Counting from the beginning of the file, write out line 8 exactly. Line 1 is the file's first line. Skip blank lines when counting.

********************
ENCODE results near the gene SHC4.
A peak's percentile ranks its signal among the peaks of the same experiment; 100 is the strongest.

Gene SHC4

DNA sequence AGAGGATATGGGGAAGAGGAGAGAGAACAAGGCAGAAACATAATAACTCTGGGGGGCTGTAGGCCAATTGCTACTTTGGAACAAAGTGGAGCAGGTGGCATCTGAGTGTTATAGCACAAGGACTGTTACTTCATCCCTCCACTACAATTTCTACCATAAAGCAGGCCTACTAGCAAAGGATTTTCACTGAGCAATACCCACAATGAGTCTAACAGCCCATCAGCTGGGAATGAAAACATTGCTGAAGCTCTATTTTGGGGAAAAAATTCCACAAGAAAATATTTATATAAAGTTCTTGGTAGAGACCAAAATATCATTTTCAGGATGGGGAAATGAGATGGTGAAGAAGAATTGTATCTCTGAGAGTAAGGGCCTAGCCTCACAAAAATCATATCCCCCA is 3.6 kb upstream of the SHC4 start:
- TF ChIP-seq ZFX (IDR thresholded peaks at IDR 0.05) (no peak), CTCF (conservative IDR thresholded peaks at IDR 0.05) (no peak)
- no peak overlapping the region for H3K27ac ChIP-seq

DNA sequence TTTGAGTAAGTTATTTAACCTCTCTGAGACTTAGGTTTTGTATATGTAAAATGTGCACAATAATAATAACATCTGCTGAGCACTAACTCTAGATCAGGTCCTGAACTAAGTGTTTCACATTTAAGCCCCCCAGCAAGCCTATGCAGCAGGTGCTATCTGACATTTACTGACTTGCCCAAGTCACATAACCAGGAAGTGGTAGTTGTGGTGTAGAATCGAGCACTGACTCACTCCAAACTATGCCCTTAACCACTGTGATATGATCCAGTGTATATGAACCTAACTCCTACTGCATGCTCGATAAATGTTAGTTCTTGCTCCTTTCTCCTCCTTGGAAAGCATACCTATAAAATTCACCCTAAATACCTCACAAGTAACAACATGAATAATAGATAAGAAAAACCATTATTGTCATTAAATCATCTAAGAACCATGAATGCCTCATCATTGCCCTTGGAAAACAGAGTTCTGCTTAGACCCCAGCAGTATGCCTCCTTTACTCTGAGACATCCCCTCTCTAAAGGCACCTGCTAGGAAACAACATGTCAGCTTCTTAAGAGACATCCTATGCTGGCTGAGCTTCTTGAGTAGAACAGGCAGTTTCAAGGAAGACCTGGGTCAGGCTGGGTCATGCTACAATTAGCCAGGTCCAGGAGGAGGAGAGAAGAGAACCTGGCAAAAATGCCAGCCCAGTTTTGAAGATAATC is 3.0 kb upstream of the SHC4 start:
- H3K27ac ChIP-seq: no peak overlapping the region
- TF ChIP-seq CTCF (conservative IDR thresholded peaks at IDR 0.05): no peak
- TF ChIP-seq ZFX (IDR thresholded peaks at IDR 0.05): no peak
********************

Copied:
- H3K27ac ChIP-seq: no peak overlapping the region